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What to Do If Your Child Breaks a Bone

Pediatric fractures are sometimes different than what you’d expect. While children can have complete fractures, their bones are still developing and have a thick coating that makes them slightly more flexible than adult bones. As a result, your child could develop a greenstick fracture in which the bone bends, but only one side is cracked. 

They could also have a torus fracture, which occurs when the bone bends, twists, or buckles but doesn’t break.  

Another type of pediatric bone fracture is a growth plate fracture. Growth plate fractures occur on the growth plates at the ends of bones where most of the growth happens. Without proper treatment, growth plate fractures interfere with the way your child’s bones develop. The bone could grow at an angle or at a slower rate than other bones. 

Here at Performance Orthopaedics and Sports Medicine in Shrewsbury, Toms River, and Wall Township, New Jersey, Dr. David Dickerson Shawn Denning, NP can diagnose and treat all types of childhood fractures. Whether your child broke a bone during a sports accident or while rough-housing in the yard, we can help. 

In the meantime, let’s review the signs of a fracture and what you can do to help your child stay comfortable while you’re on your way for treatment.

Signs of a fracture

The most common signs of a fracture are swelling, bruising, and your child not wanting to touch or move the injured body part. They might avoid putting weight on the injury, or they might not be able to straighten a limb with a fracture.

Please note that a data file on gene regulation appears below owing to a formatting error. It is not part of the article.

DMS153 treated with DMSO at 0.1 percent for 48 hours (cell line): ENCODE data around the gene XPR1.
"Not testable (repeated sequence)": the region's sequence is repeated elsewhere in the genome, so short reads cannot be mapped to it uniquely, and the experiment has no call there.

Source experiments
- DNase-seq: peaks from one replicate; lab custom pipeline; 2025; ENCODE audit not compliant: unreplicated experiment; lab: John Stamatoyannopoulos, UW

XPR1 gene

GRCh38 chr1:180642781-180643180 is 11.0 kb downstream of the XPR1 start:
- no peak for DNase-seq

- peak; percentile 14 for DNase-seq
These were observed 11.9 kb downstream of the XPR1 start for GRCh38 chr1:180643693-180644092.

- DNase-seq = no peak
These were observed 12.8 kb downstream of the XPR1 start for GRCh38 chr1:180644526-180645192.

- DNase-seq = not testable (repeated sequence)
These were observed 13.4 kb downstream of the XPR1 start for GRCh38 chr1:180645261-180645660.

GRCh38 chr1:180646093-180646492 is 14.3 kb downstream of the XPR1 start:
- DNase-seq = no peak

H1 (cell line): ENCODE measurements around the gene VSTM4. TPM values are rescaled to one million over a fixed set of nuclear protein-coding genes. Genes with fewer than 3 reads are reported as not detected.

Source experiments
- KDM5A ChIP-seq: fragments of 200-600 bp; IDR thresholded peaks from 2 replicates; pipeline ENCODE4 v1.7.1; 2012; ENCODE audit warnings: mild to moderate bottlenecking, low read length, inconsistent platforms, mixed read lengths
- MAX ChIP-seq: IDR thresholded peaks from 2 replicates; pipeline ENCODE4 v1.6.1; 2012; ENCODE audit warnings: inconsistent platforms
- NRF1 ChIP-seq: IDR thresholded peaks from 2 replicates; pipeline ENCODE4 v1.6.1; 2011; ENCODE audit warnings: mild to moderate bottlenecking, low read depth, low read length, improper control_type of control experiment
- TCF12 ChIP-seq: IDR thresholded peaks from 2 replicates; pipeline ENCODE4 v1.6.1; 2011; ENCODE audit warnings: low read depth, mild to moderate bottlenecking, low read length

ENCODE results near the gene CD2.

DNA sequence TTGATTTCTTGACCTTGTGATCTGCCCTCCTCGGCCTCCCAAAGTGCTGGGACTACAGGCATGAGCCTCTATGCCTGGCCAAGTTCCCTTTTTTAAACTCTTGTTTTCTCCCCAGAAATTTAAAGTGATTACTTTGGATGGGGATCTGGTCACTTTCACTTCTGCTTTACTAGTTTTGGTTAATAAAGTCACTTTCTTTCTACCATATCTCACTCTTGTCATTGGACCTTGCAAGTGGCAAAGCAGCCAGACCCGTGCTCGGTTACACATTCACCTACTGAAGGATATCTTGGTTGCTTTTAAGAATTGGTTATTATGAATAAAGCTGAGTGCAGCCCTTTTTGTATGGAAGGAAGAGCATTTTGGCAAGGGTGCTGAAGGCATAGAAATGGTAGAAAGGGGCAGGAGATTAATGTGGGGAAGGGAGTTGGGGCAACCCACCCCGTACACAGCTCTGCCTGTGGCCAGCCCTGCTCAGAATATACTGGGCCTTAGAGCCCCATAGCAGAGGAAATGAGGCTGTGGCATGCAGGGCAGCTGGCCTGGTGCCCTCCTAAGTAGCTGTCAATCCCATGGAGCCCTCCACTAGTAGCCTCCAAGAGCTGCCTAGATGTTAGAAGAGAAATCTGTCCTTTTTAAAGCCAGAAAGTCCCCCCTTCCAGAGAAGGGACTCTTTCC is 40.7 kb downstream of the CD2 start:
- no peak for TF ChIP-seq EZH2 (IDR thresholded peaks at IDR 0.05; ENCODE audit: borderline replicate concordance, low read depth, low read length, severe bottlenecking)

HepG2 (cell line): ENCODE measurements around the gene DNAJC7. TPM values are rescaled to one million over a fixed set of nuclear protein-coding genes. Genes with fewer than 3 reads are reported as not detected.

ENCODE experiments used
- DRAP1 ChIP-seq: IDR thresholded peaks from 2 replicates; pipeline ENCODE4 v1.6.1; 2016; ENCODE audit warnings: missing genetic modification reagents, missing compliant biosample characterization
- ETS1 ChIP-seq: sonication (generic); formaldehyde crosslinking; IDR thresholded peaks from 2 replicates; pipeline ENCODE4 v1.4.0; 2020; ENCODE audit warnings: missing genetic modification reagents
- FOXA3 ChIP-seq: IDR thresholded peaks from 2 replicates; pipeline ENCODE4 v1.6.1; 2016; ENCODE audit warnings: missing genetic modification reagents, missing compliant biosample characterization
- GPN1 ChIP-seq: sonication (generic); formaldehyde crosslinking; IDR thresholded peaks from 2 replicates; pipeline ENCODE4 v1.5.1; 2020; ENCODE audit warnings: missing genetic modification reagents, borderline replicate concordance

But just because your child can move their arm or foot, doesn’t mean there isn’t a fracture. If you’re concerned about a fracture, get immediate medical attention.

Fracture first aid

If you think your child has a fracture, rapid first aid can reduce their pain and keep them comfortable while you make your way to the office for treatment. First, apply an ice pack right away. Don’t try to move or adjust the injured body part, as this could make the fracture more severe. 

Then give us a call here at Performance Orthopaedics and Sports Medicine. Our friendly and knowledgeable office staff can schedule you and your child for the next available appointment. 

If possible, apply a splint to your child’s injury to keep it stable until you can get to our offices. If you don’t have a splint in your first-aid kit, you can use a small board, cardboard, or even folded up newspapers and an elastic bandage or tape.

Don’t give your child anything to eat or drink before you see us, in case they need surgery to reset the bone. This is rarely necessary for children, but it’s better to be safe than delay treatment.

When you get to the office

While we talk to you and your child about their injury, we prepare your child for an X-ray, which is the best way for us to locate the fracture and assess its severity. Once we understand the extent of the injury, we set the bone and provide an immobilizing cast or inflatable device to keep the bone stationary while it heals. 

Our expert team here at Performance Orthopaedics and Sports Medicine can treat all types of broken bones and help your child recover quickly and safely. Give us a call or make an appointment online if you or any member of your family needs orthopedic care.

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